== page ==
The psyche of America delights in its pioneering spirit—that self-made, independent, pull yourself up by your bootstraps mentality. Self-reliance is generally a trait that’s admired in this country. This cultural belief that we should be able to do everything ourselves, can make it difficult to ask for help when we need to. The truth is we all need help from time to time. It’s ridiculous to think we could, or even want to be, so self-sufficient that we never need help.
People often shy away from asking for help because they fear it will make them look weak. We think if we ask for help we’re admitting that we don’t know everything or aren’t competent in some way. It turns out the opposite is actually true. Other people think asking for help is smart. In studies conducted by behavioral scientists Alison Wood Brooks and Francesca Gino they found that:
“Fears about appearing incompetent by asking for advice—though extremely common—are sorely misplaced. Here’s why: when you ask for advice, people do not think less of you, they actually think you’re smarter. By asking someone to share his or her personal wisdom, advice seekers stroke the advisor’s ego and can gain valuable insights. In their minds, advisors actually think, “I’m brilliant (of course), so this guy’s smart for asking for my advice.””
If part of the reason you don’t ask for help is that you’re afraid people will say no, you may be surprised that in general this just isn’t true. Research led by Daniel Newark, a doctoral candidate in organization studies, shows that we tend to greatly overestimate the chances that people will say no to us when we ask for help— especially after we’ve been turned down before. In fact, his study suggests that we should be asking for help more readily and from a wider set of people than we currently do.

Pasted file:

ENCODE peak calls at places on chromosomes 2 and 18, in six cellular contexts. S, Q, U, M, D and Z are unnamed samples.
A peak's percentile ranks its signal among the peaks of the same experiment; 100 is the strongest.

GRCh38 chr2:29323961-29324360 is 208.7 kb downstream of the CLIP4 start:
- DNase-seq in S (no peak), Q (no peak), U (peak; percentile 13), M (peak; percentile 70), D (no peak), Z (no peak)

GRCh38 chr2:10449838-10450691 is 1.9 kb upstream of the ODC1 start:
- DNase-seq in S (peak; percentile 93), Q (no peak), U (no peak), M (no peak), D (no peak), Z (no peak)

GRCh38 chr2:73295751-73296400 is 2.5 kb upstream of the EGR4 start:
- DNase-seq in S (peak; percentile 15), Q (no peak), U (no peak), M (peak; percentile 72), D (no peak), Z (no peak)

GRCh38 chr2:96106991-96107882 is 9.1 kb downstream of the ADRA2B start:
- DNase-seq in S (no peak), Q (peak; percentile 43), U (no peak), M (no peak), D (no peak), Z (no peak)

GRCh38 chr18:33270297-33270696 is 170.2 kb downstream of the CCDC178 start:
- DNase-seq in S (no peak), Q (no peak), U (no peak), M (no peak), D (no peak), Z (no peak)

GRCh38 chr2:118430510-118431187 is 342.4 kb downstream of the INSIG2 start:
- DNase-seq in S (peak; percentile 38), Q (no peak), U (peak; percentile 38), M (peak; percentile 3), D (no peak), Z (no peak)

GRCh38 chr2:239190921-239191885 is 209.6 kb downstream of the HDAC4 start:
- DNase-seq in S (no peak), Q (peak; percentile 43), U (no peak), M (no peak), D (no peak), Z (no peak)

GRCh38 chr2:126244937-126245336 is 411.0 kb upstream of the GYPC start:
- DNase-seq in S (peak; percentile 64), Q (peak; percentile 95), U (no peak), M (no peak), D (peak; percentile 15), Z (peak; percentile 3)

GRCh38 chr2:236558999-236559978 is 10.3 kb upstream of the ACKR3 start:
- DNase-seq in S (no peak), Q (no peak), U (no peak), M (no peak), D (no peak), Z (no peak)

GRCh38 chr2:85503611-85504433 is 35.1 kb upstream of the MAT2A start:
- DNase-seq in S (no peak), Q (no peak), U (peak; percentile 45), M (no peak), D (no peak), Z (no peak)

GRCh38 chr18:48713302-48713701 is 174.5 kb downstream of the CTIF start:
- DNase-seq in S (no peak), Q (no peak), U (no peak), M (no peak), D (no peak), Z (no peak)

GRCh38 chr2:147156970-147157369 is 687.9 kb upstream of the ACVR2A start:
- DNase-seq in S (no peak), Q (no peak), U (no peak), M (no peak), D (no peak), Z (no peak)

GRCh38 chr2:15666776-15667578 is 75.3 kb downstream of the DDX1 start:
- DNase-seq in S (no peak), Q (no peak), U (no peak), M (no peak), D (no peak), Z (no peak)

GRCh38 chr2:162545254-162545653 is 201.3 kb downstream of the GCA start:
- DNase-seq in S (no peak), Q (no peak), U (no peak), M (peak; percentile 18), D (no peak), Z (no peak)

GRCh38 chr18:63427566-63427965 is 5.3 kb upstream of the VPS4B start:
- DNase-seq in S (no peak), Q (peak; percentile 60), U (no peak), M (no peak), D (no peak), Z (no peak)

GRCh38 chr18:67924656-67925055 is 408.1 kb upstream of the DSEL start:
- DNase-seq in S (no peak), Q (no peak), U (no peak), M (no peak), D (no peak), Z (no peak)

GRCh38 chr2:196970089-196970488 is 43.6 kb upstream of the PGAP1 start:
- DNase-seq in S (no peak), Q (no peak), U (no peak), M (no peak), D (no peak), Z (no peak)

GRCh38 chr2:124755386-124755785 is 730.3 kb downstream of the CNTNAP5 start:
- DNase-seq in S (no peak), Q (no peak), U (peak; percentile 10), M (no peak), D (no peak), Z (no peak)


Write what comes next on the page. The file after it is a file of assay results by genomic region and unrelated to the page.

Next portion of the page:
Many people believe that asking for help comes from a place of deficiency or the lack of expertise or know-how. Let’s flip that idea on asking for help on its head. Instead of believing it highlights shortcomings, why not look at it as an opportunity to make or strengthen connections with others? When it comes down to it, asking for help is really just about connecting with the answers we need.
There’s a very good chance that someone else on this planet has also faced whatever issue or challenge we’re dealing with and can help. Maybe that help comes in the form of a book or an article that gives us precisely the information we need. Maybe, a friend of a friend knows someone that can help out and they’re happy to make an introduction.
When you need to ask for help try these 3 steps:
- Take a quiet moment to acknowledge to yourself that you need help or insight with an issue or situation.
- Mentally affirm that you’re open to connect with the people or information that can help you in whatever form it exists.
- Think about the ways you can connect with the information you need. Is there a co-worker or friend who comes to mind that you can ask for help or recommendations? Can you have a conversation with someone you might not normally go to for advice or help?
Asking for help isn’t about lacking something at all. Instead it’s about the strength of connecting with the large pool of insight and experience that exists in this world. Asking for help is about human connection. It’s about being vulnerable and knowing that you can not only survive asking for help but you can thrive and connect more deeply with others because of it.